The PTEN/Akt Pathway Dictates the Direct AVB3-Dependent
Growth-Inhibitory Action of an Active Fragment of
Tumstatin in Glioma Cells In vitro and In vivo
Krystof S. Bankiewicz,
1Suzanne J. Baker,
1and Russell O. Pieper
1Brain Tumor Research Center, Department of Neurological Surgery and The University of California-San Francisco Comprehensive Cancer
Center, University of California San Francisco, San Francisco, California and
Children’s Research Hospital, Memphis, Tennessee
2Department of Developmental Neurobiology, St. Jude
The collagen type IV cleavage fragment tumstatin and its
active subfragments bind to integrin AVB3 and inhibit
activation of focal adhesion kinase, phophoinositol-3 kinase,
Akt, and mammalian target of rapamycin (mTOR) in what is
thought to be an endothelial cell–specific manner. The
resultant endothelial cell apoptosis accounts for the ability
of tumstatin to function as an endogenous inhibitor of
angiogenesis and an indirect suppressor of tumor growth.
We hypothesized that the inability of tumstatin to directly
suppress tumor cell growth might be the result of the
constitutive activation of the Akt/mTOR pathway commonly
seen in tumors. Consistent with this idea, several integrin
AVB3–expressing glioma cell lines with PTEN mutations and
high levels of phospho-Akt (pAkt) were unaffected by exposure
to an active fragment of tumstatin (T3), whereas AVB3-
expressing glioma cell lines with a functional PTEN/low levels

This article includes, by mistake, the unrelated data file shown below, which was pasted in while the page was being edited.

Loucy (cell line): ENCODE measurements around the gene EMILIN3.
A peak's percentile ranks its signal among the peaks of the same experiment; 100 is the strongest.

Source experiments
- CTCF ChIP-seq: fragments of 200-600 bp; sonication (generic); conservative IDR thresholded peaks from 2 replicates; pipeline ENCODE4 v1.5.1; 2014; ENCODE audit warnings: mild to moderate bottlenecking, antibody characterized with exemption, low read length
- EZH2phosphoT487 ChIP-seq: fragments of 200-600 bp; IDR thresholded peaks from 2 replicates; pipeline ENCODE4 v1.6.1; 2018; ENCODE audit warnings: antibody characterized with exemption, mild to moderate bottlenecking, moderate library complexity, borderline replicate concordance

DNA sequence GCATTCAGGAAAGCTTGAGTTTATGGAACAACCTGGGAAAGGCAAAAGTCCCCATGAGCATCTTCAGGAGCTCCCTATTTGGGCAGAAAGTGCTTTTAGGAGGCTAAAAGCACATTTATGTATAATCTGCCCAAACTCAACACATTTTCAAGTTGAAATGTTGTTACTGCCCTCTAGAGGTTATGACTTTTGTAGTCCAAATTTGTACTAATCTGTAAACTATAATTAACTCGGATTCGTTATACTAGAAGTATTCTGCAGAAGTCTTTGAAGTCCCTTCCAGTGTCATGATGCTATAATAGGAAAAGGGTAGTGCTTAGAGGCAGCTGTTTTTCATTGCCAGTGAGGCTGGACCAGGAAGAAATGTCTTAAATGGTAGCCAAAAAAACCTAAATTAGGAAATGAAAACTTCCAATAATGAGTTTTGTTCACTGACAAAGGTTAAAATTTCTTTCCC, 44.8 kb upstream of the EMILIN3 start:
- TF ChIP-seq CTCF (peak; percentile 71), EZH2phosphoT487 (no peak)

of pAkt exhibited T3-induced growth suppression that could
be bypassed by small interfering RNA–mediated suppression
of PTEN, introduction of a constitutively expressed Akt, or
introduction of the Akt and mTOR target eukaryotic transla-
tion initiation factor 4E. The direct tumor-suppressive actions
of T3 were further shown in an AVB3-deficient in vivo mouse
model in which T3, while unable to alter the tumstatin-
insensitive vasculature contributed by the AVB3-deficient host,
nonetheless suppressed the growth and proliferative index of
i.c. implanted AVB3-expressing PTEN-proficient glioma cells.
These results show that tumstatin, previously considered to be
only an endogenous inhibitor of angiogenesis, also directly
inhibits the growth of tumors in a manner dependent on Akt/
mTOR activation. (Cancer Res 2006; 66(23): 11331-40)
Tumors, such as glioblastoma multiforme, the most aggressive
form of human glioma, are characterized by marked endothelial
cell proliferation and extensive angiogenesis, which are in turn
believed to be driven by the high metabolic demands of the tumor,
hypoxia, and the release of factors that can lead to uncontrolled
neovascularization (1, 2). Because tumors, such as glioblastoma
multiforme, depend on vessel formation to supply oxygen
necessary for growth, a significant effort has been made to better
understand the angiogenic process in these tumors (3, 4). Results
from such studies suggest that the angiogenic process is controlled
by the balance between proangiogenic molecules that promote
vessel sprouting (5–8) and negative regulators of the angiogenic
Among the most interesting and least understood of the
antiangiogenic molecules are the endogenous inhibitors of
angiogenesis. These proteins, including canstatin, endostatin, and
tumstatin, are bioactive fragments of larger proteins commonly
found in the vascular basement membrane (VBM; refs. 9–14). As an
example, tumstatin is an NC1 domain fragment of the a3 chain of
type IV collagen, which is located in a variety of basement
membranes including those in the brain (13). Release of
endogenous inhibitors of angiogenesis from the VBM occurs by
the same matrix metalloprotease–mediated mechanism that
degrades the VBM and drives the early stages of angiogenesis.
Endogenous inhibitors of angiogenesis, however, rather than
stimulating angiogenesis, bind to integrin complexes and initiate
a cascade of events that suppress the angiogenic process. In the
case of tumstatin, the peptide can bind aVh3through amino acids